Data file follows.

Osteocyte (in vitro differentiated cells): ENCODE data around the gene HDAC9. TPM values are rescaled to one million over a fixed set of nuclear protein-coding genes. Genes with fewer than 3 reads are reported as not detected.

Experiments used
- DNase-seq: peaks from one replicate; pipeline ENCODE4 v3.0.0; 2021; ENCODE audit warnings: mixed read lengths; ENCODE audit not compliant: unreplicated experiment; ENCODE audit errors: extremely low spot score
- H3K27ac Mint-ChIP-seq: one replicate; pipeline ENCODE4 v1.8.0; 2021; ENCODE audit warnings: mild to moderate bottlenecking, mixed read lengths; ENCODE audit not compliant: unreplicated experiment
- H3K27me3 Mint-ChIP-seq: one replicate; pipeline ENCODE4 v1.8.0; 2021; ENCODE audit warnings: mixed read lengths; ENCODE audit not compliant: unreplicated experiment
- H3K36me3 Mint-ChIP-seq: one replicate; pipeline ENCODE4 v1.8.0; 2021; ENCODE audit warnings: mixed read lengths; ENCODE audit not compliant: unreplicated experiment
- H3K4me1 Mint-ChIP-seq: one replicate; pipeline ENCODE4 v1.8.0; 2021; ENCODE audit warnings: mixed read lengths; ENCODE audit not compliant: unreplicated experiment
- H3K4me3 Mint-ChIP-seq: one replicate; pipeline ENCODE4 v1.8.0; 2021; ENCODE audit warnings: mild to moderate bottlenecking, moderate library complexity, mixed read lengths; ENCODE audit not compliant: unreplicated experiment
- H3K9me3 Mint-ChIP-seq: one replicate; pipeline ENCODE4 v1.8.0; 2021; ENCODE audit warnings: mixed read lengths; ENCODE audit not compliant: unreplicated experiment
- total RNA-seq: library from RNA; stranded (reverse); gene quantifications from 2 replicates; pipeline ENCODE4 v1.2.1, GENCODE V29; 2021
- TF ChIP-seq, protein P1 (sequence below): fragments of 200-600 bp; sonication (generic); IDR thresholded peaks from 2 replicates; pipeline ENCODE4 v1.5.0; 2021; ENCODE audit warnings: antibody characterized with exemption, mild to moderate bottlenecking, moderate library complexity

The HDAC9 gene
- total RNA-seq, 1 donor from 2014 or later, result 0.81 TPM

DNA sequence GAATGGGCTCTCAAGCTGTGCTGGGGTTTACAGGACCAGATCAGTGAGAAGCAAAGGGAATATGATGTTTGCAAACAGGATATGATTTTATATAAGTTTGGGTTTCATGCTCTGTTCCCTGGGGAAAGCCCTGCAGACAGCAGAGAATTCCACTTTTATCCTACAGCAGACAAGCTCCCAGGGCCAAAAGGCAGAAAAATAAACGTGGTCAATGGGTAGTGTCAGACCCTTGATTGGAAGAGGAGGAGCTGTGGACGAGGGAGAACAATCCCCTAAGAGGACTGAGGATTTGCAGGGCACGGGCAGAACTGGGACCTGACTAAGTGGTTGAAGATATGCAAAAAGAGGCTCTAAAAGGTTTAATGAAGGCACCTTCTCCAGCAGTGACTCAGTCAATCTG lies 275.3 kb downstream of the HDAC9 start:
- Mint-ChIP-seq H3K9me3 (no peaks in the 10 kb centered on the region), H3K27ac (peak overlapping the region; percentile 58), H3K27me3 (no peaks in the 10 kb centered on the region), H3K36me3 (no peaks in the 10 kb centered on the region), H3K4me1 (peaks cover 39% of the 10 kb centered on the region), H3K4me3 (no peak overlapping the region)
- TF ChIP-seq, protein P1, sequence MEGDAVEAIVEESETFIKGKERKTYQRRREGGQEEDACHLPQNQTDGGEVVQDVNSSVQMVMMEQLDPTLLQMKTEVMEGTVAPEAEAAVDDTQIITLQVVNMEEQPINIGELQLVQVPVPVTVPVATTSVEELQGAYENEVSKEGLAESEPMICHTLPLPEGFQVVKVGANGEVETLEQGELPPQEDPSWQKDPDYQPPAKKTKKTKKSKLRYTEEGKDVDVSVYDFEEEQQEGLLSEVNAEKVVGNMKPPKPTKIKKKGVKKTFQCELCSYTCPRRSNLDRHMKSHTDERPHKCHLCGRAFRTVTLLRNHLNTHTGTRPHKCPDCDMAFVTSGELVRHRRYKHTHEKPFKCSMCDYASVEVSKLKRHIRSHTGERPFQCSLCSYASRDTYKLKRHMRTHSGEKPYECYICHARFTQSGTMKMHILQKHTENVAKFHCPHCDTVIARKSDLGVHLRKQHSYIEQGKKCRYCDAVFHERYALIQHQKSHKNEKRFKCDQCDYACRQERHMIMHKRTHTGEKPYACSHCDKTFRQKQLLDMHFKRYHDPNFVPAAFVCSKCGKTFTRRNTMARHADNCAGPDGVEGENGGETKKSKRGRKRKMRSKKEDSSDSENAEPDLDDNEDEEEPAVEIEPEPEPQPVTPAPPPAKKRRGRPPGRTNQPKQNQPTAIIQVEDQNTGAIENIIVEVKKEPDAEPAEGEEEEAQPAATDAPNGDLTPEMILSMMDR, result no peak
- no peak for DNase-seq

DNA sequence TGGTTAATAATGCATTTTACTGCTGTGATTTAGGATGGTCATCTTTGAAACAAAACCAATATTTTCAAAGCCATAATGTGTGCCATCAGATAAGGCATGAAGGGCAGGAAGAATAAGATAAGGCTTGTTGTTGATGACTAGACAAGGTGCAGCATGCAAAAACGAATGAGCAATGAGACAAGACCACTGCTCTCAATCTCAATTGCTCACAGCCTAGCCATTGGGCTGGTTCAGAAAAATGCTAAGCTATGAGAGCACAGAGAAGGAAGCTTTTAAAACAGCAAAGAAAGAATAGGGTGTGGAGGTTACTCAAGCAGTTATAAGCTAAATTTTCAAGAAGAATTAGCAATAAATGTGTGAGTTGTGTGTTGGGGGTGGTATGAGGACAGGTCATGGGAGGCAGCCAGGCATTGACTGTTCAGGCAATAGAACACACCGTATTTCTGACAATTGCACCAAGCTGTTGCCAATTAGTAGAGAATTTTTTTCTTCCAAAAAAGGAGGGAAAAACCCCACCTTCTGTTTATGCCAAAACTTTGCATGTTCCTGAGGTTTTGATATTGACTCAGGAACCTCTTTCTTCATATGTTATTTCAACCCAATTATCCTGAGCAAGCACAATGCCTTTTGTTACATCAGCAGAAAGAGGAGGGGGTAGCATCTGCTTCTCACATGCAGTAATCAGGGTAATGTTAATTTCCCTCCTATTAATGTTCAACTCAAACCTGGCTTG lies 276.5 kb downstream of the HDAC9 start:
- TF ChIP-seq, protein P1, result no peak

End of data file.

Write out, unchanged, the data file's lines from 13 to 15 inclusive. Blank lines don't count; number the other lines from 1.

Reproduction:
- total RNA-seq, 1 donor from 2014 or later, result 0.81 TPM

DNA sequence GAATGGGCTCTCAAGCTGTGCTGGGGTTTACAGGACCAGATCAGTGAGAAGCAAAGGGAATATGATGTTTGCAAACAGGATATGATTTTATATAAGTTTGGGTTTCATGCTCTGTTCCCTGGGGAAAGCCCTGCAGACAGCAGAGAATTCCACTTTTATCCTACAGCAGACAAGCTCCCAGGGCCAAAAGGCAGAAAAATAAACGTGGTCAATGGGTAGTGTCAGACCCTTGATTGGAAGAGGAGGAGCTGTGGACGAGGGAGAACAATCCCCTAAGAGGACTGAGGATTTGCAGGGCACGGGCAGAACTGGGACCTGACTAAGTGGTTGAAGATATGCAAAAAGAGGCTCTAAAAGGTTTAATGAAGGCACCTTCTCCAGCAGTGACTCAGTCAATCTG lies 275.3 kb downstream of the HDAC9 start:
- Mint-ChIP-seq H3K9me3 (no peaks in the 10 kb centered on the region), H3K27ac (peak overlapping the region; percentile 58), H3K27me3 (no peaks in the 10 kb centered on the region), H3K36me3 (no peaks in the 10 kb centered on the region), H3K4me1 (peaks cover 39% of the 10 kb centered on the region), H3K4me3 (no peak overlapping the region)